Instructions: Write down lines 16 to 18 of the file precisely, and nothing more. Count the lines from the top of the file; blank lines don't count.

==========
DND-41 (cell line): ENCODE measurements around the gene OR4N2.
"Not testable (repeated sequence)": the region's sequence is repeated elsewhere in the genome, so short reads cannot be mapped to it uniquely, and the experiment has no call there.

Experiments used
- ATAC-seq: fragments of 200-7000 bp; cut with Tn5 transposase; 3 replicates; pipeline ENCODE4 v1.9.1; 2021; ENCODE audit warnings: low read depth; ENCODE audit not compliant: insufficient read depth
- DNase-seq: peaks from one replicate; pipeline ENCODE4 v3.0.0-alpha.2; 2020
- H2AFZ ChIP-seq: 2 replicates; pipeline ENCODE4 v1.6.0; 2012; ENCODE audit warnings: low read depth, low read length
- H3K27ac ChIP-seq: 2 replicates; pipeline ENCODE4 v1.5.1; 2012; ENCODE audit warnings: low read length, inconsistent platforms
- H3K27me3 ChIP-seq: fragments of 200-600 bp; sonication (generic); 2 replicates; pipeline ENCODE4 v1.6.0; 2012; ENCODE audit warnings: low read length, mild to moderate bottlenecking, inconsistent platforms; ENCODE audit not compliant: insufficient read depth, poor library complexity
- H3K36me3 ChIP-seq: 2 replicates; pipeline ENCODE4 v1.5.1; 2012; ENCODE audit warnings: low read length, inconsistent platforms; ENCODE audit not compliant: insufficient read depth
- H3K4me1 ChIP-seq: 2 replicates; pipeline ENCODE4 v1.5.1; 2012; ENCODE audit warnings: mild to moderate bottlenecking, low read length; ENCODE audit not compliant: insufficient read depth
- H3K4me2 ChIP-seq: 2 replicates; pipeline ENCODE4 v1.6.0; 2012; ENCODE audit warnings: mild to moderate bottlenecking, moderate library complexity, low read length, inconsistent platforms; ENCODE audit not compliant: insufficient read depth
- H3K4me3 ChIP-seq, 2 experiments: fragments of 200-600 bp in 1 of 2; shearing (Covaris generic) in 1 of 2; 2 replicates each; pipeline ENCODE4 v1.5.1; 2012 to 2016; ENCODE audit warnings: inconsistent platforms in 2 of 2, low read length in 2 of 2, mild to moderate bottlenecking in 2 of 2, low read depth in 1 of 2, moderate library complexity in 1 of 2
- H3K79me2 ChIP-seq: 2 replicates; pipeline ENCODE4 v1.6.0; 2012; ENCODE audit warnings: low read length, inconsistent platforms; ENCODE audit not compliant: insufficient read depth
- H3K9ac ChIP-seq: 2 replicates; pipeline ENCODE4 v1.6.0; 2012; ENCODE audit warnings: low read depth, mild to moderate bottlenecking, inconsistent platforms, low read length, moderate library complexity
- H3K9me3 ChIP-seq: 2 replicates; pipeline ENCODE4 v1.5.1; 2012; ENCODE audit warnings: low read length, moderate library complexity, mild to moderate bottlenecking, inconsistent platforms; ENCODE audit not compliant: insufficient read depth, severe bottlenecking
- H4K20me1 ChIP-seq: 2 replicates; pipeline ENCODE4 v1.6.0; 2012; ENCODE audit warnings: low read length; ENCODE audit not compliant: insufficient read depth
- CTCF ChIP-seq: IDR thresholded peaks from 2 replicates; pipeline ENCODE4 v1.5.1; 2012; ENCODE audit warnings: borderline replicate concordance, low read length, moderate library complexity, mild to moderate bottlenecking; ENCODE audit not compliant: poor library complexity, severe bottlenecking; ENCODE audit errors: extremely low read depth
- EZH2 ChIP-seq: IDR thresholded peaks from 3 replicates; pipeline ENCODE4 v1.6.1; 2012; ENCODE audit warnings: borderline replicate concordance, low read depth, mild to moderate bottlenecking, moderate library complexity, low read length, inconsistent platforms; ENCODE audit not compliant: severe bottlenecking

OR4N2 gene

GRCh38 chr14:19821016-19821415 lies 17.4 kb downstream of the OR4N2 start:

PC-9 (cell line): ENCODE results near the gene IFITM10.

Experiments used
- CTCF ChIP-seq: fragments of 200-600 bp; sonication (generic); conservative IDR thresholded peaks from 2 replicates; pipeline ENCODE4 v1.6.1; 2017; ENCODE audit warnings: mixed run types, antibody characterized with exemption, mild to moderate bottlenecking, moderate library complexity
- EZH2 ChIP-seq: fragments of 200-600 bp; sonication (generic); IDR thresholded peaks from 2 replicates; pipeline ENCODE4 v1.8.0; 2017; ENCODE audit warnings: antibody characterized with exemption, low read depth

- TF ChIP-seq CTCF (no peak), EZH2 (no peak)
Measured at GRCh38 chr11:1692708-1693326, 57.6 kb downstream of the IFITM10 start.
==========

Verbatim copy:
- H4K20me1 ChIP-seq: 2 replicates; pipeline ENCODE4 v1.6.0; 2012; ENCODE audit warnings: low read length; ENCODE audit not compliant: insufficient read depth
- CTCF ChIP-seq: IDR thresholded peaks from 2 replicates; pipeline ENCODE4 v1.5.1; 2012; ENCODE audit warnings: borderline replicate concordance, low read length, moderate library complexity, mild to moderate bottlenecking; ENCODE audit not compliant: poor library complexity, severe bottlenecking; ENCODE audit errors: extremely low read depth
- EZH2 ChIP-seq: IDR thresholded peaks from 3 replicates; pipeline ENCODE4 v1.6.1; 2012; ENCODE audit warnings: borderline replicate concordance, low read depth, mild to moderate bottlenecking, moderate library complexity, low read length, inconsistent platforms; ENCODE audit not compliant: severe bottlenecking